Singapore exchange denies LSE merger talks

LONDON/SINGAPORE Fri Jul 20, 2012 7:44am EDT

Pedestrians walk past the London Stock Exchange in the City of London December 12, 2006. REUTERS/Stephen Hird

Pedestrians walk past the London Stock Exchange in the City of London December 12, 2006.

Credit: Reuters/Stephen Hird

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LONDON/SINGAPORE (Reuters) - The Singapore Exchange (SGXL.SI) (SGX) denied it was in talks to buy the London Stock Exchange (LSE.L), a sign there is little appetite for more large cross-border deals after several takeover attempts failed.

The two operators last week agreed to allow their clients to trade blue-chip shares on both platforms, the sort partnership SGX would prefer to costly acquisitions.

"SGX has not engaged in talks with the LSE on a potential merger. However, we are open to collaborations and partnerships which may benefit our shareholders and the company," the Asian exchange said on Friday.

The statement was a response to a story in Britain's Daily Telegraph, which said the two were in talks about a potential 7.2 billion pound ($11.3 billion) merger. The story was posted on the newspaper's website on Thursday.

The newspaper said a takeover would be in the region of 1,350 pence per share. LSE shares were below that price at 1,029 pence at 1127 GMT on Friday, indicating traders thought a deal unlikely.

The LSE declined to comment on Friday.

Stock exchanges worldwide are under pressure from new rivals that offer cheaper services and are looking for alternative ways to make money to traditional stock trading, which has been hit by the banking crisis and economic slowdown.

Many have tried to merge - an obvious way to cut costs - but few have succeeded after investors and authorities intervened.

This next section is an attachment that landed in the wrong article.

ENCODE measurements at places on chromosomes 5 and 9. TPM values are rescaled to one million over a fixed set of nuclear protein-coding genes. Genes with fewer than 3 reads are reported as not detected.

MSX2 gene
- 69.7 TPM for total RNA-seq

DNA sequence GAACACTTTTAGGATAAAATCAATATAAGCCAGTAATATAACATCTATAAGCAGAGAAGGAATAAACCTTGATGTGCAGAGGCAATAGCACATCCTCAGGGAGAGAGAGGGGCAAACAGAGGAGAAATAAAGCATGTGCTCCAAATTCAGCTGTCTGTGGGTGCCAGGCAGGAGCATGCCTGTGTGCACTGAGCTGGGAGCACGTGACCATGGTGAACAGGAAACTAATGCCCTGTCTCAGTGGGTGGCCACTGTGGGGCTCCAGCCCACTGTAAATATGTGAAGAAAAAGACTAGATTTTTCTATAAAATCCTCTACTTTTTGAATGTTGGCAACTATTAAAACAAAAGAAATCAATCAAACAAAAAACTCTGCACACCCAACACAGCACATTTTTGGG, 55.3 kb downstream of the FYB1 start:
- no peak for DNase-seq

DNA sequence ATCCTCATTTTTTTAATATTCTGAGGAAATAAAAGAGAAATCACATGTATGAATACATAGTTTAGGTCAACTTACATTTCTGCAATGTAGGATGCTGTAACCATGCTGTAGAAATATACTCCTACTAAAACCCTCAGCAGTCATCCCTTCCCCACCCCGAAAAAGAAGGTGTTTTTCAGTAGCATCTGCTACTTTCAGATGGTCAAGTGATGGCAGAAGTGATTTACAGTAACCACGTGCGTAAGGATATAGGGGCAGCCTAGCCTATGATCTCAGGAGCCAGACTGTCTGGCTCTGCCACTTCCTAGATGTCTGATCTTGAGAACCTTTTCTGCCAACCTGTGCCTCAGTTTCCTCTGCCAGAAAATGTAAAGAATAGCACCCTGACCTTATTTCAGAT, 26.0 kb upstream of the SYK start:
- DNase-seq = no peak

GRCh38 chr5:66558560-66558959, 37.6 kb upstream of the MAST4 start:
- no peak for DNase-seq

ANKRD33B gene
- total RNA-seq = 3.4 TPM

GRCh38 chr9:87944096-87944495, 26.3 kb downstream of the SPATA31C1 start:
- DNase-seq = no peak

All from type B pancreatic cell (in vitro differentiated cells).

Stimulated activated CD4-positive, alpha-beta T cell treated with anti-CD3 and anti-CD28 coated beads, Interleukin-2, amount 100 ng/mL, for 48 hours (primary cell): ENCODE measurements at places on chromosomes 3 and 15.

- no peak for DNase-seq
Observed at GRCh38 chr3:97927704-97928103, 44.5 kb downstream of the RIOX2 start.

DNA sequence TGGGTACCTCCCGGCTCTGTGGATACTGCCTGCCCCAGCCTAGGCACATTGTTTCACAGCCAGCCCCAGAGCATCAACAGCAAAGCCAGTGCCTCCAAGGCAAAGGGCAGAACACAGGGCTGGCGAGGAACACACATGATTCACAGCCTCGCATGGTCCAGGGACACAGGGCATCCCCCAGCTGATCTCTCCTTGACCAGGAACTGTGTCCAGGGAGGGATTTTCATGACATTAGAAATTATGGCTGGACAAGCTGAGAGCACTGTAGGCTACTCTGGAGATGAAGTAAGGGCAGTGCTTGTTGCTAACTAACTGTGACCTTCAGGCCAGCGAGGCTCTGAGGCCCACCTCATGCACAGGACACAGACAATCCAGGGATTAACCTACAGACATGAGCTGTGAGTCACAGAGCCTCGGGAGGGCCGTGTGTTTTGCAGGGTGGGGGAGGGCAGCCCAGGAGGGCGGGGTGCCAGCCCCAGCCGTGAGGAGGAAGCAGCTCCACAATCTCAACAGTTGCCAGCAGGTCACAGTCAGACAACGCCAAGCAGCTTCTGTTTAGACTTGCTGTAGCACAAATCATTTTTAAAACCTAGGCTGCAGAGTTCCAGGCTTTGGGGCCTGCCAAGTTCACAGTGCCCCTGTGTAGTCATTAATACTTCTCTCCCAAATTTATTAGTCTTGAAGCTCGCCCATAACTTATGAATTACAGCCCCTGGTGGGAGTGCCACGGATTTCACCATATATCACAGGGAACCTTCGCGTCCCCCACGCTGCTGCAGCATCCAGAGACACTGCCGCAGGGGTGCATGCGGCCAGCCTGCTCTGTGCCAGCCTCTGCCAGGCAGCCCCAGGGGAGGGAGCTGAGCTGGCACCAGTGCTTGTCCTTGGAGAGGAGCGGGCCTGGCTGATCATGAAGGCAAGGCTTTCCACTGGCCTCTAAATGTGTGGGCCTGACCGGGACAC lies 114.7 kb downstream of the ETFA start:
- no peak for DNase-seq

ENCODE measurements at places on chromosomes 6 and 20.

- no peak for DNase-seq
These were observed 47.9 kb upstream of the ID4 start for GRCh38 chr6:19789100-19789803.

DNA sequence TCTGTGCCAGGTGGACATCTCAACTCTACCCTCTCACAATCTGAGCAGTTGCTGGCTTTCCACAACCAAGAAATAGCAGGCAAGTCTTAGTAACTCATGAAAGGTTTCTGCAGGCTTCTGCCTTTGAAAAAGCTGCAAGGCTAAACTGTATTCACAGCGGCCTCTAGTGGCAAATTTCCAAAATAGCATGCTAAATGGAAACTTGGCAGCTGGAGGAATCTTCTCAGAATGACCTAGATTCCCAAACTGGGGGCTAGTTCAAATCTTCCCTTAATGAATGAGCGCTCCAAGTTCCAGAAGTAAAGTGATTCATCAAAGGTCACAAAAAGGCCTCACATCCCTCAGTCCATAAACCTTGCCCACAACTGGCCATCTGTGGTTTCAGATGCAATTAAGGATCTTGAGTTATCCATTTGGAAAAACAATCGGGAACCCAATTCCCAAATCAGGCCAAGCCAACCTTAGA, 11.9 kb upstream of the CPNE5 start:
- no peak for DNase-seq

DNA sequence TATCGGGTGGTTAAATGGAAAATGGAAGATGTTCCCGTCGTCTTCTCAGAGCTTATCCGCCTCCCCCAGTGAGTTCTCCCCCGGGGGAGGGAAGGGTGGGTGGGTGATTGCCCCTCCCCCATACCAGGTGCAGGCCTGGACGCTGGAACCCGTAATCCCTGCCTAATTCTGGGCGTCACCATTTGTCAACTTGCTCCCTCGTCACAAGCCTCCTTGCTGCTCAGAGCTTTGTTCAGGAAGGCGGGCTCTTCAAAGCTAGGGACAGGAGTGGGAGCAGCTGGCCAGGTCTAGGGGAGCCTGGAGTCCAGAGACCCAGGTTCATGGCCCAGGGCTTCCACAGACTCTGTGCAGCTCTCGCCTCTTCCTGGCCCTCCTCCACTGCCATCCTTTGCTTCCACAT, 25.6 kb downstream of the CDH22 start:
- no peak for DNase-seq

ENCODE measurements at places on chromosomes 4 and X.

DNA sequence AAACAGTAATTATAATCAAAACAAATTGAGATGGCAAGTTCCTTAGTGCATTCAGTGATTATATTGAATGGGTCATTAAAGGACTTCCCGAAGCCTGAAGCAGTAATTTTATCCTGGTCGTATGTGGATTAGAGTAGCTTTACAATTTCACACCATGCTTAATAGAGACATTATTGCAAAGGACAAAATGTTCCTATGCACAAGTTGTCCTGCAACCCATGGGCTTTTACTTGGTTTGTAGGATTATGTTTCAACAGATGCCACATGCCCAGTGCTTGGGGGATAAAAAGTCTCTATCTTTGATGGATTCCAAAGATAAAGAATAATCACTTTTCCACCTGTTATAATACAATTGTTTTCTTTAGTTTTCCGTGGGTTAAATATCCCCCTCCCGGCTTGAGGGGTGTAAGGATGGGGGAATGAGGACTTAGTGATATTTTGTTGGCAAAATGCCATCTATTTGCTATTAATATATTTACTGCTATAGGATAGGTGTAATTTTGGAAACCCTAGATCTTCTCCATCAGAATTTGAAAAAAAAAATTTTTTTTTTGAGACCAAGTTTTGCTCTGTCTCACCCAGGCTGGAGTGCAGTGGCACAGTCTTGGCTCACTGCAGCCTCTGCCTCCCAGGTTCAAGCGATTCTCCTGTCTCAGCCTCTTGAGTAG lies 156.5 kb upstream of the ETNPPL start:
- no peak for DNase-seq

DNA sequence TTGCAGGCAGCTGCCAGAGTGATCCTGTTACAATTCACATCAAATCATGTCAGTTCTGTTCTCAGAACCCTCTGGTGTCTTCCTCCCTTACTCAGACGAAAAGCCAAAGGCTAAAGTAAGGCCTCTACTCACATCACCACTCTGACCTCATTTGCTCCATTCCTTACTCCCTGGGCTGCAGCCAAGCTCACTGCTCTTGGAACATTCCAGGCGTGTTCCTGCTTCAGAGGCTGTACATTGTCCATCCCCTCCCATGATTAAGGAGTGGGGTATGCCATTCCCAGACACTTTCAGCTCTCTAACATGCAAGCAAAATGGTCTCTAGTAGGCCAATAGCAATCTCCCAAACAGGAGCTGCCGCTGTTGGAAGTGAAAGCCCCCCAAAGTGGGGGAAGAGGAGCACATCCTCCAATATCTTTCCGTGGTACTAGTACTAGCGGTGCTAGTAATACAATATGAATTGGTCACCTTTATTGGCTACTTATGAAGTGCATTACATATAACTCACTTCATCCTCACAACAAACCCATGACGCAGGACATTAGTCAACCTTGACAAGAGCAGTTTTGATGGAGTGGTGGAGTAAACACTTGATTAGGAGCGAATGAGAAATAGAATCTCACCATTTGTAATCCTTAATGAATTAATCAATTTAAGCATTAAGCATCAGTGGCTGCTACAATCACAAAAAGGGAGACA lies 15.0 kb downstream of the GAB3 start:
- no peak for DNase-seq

SGX Chief Executive Magnus Boecker told the Financial Times in an interview he was open to further partnerships. But he was not so much thinking of mergers and acquisitions, he told the newspaper, but more on "products and services".

"Hopefully we can do more between London and SGX, like I can see us doing more with NYSE Euronext NYX.N and (Deutsche Boerse's (DB1Gn.DE)) Eurex and Nasdaq (NDAQ.O)," Boecker was quoted as saying in Friday's FT.

The LSE and the SGX have worked closely together in the past. They jointly bid to buy the London Metal Exchange, the world's largest metals exchange, though they lost out to the Hong Kong Exchange (0388.HK) last month.

DEALS FLOUNDER

A deal combining the London and Singapore bourses would have put it behind NYSE Euronext and Nasdaq OMX in terms of number of trades, but a takeover of Europe's oldest independent bourse would have faced stiff regulatory and political opposition.

Based on Thursday's closing prices, SGX is worth $5.7 billion, while LSE is worth $4.2 billion, making a combined market capitalization of $10.1 billion.

Several big takeover attempts have failed.

The LSE was forced to accept defeat in its 2.3 billion pounds plan to merge with Canada's TMX Group (X.TO) amid shareholder opposition in June last year.

SGX walked away from its proposed $7.8 billion merger with the Australian Exchange (ASX.AX) in April last year after the Australian government blocked the trade.

And the European Commission scrapped the $7.4 billion mega-merger of NYSE Euronext NYX.N and Deutsche Boerse (DB1Gn.DE) in February this year, citing competition concerns.

Smaller deals rather than cross-border mega-mergers were more feasible, Dominique Cerutti, president and deputy chief executive of NYSE Euronext told Reuters on Thursday.

"Consolidation among exchanges makes sense but there are major barriers to these deals," Cerutti said in an interview.

"Consolidation, however, will continue at a smaller scale through regional deals or strategic transactions to consolidate asset classes," he said.

The LSE plans to complete its acquisition of European clearing house LCH.Clearnet in the fourth quarter this year, a move to reposition the exchange to benefit from regulatory changes to mandate clearing of complex derivatives.

($1 = 0.6366 British pounds)

(Additional reporting by Denny Thomas in Hong Kong and Saeed Azhar in Singapore; Writing by Douwe Miedema in London and Lincoln Feast in Sydney; Editing by Erica Billingham)

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